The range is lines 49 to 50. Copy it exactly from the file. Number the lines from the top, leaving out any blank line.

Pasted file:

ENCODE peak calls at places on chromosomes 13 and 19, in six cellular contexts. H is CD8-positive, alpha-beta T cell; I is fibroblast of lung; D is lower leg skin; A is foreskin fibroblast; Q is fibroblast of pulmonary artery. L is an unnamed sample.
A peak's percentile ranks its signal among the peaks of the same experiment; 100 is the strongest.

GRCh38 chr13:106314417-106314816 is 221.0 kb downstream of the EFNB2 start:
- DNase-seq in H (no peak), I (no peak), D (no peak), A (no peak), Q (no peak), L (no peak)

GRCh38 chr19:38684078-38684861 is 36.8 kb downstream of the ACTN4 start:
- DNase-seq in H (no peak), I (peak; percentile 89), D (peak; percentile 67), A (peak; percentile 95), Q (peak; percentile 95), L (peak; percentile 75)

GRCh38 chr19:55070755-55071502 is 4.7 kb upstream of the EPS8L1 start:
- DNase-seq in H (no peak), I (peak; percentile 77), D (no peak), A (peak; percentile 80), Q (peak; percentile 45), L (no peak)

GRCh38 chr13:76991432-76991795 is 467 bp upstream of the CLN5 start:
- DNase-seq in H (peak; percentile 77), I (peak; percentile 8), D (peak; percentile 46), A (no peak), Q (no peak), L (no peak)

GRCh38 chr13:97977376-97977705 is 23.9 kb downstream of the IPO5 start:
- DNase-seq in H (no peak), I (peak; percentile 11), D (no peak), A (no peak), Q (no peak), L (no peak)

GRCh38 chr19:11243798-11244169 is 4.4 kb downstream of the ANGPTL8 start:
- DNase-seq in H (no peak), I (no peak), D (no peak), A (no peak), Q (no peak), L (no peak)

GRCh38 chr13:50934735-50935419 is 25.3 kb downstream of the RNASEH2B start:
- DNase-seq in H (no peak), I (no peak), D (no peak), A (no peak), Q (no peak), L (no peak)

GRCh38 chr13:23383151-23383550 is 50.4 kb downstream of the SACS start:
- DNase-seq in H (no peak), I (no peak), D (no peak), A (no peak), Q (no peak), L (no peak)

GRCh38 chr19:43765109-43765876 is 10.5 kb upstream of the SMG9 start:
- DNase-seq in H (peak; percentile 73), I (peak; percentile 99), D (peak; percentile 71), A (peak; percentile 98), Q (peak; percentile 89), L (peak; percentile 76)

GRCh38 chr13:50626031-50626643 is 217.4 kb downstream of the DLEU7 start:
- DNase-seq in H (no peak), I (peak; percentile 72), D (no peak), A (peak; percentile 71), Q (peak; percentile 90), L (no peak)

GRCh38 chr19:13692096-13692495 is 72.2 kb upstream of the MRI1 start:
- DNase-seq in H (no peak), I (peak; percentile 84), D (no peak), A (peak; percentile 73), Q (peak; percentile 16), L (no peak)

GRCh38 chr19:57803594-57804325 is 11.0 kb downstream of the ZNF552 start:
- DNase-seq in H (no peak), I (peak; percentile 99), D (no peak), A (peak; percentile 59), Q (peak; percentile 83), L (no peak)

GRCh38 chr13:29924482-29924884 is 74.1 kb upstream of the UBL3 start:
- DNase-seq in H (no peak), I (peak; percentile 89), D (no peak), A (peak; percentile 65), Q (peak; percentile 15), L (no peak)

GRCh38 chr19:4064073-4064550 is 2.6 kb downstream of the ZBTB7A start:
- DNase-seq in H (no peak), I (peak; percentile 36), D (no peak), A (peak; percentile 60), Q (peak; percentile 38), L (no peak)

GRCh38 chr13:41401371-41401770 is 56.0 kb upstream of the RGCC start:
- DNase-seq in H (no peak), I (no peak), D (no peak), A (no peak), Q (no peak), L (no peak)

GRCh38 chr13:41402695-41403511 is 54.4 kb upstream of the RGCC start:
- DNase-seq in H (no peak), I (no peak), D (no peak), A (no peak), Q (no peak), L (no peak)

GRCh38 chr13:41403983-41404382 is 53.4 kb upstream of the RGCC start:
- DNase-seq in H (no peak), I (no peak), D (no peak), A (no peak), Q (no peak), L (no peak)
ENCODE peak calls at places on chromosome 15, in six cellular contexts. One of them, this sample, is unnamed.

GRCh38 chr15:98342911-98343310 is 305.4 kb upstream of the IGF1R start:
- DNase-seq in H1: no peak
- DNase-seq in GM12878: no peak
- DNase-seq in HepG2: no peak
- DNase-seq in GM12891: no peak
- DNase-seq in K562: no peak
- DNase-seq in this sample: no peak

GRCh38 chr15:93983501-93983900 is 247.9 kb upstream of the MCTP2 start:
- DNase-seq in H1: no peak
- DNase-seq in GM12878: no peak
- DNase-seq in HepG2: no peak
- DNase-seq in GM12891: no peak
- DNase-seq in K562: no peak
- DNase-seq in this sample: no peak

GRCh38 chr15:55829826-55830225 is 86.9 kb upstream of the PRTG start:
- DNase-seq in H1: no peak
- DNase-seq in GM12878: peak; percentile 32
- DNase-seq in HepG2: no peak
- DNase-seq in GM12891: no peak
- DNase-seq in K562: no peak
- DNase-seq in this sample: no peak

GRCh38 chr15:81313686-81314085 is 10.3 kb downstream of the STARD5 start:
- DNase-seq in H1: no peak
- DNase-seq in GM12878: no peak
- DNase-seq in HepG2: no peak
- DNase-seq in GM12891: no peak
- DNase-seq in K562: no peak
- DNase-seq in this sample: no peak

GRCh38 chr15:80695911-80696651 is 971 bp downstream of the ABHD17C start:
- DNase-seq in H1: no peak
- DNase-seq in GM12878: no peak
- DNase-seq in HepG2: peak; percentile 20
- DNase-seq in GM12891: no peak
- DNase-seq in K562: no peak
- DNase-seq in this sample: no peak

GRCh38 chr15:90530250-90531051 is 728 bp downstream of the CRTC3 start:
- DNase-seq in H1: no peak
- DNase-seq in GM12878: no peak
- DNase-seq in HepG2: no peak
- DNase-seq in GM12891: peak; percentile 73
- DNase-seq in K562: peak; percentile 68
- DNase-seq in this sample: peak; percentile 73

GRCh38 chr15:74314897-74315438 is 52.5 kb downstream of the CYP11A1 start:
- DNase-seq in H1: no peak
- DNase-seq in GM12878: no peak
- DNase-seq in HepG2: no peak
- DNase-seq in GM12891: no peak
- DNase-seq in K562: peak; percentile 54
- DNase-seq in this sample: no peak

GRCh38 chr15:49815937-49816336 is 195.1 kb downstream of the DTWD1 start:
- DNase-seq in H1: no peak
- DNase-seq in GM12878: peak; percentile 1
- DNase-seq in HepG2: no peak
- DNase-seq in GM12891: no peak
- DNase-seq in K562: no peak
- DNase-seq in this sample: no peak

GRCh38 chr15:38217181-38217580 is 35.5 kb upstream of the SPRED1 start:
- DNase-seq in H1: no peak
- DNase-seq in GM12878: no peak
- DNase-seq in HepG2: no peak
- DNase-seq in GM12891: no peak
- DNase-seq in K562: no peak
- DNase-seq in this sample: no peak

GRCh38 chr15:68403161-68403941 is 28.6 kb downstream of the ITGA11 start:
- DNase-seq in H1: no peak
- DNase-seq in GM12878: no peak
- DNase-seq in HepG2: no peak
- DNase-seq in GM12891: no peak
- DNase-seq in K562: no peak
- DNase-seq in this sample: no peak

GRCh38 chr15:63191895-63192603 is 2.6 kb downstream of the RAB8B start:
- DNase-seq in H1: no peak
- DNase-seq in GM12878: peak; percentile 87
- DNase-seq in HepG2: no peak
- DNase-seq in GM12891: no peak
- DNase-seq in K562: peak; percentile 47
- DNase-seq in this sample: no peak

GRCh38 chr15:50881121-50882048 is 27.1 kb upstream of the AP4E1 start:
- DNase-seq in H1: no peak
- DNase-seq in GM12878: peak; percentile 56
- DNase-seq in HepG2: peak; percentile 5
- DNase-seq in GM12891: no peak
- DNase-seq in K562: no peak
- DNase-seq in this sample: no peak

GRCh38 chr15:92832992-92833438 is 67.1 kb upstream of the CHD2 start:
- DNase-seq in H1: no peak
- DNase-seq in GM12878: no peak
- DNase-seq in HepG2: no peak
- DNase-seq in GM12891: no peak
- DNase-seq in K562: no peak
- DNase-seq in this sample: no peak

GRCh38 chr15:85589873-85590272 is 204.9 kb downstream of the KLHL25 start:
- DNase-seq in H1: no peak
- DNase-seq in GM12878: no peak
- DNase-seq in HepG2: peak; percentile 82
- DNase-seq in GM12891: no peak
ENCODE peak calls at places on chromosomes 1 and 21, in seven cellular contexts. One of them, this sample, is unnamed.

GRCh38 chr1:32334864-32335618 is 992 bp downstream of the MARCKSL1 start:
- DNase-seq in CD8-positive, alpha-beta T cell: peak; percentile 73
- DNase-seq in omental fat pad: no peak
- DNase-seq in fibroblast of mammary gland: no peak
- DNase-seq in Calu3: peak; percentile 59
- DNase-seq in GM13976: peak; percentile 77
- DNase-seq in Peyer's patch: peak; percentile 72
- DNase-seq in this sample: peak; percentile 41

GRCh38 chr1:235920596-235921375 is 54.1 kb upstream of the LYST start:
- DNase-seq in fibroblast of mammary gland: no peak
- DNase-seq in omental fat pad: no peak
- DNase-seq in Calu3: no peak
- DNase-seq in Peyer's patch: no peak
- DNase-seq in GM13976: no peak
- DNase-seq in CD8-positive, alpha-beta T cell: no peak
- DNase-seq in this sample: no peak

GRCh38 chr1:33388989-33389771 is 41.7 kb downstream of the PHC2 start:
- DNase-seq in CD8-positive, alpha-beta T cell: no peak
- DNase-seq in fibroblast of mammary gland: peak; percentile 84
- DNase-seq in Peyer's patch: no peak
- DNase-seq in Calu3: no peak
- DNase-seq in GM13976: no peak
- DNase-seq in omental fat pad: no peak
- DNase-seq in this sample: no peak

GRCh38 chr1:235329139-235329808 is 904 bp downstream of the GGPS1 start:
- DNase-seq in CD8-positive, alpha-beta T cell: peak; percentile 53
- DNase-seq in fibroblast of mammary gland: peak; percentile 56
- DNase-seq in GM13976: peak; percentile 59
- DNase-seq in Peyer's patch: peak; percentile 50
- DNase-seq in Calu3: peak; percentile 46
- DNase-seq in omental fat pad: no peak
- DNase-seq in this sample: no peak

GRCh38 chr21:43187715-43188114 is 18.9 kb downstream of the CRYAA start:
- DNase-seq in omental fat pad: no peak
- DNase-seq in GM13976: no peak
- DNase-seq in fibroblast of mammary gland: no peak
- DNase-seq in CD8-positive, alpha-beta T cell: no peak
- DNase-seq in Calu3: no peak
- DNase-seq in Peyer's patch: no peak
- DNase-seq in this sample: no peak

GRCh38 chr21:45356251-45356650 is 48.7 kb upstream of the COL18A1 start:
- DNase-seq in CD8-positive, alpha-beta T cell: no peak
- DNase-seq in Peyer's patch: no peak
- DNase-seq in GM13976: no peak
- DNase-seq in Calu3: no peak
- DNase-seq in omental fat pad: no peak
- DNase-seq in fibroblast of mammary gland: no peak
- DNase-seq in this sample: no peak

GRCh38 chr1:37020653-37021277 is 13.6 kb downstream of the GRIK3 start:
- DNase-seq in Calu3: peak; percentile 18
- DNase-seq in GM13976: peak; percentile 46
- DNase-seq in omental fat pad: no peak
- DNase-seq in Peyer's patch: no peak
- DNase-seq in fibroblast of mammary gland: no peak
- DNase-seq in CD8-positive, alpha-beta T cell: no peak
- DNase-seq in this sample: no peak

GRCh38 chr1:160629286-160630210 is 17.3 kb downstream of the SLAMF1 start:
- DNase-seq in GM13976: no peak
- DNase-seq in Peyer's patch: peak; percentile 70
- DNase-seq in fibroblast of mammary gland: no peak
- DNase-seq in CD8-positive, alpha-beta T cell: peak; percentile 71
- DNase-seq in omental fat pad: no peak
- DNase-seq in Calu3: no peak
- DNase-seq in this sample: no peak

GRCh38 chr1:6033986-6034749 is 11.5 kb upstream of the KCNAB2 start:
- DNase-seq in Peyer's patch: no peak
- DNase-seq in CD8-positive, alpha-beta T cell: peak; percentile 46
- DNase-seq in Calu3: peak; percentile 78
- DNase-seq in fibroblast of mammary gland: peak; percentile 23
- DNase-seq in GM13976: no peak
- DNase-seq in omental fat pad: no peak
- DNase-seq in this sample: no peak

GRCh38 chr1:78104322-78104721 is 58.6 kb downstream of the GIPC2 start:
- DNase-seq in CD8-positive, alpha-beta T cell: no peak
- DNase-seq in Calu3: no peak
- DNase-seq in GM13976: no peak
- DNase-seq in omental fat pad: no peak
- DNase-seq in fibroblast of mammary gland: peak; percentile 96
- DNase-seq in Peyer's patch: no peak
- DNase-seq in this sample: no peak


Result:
- DNase-seq in GM12891: no peak
- DNase-seq in K562: no peak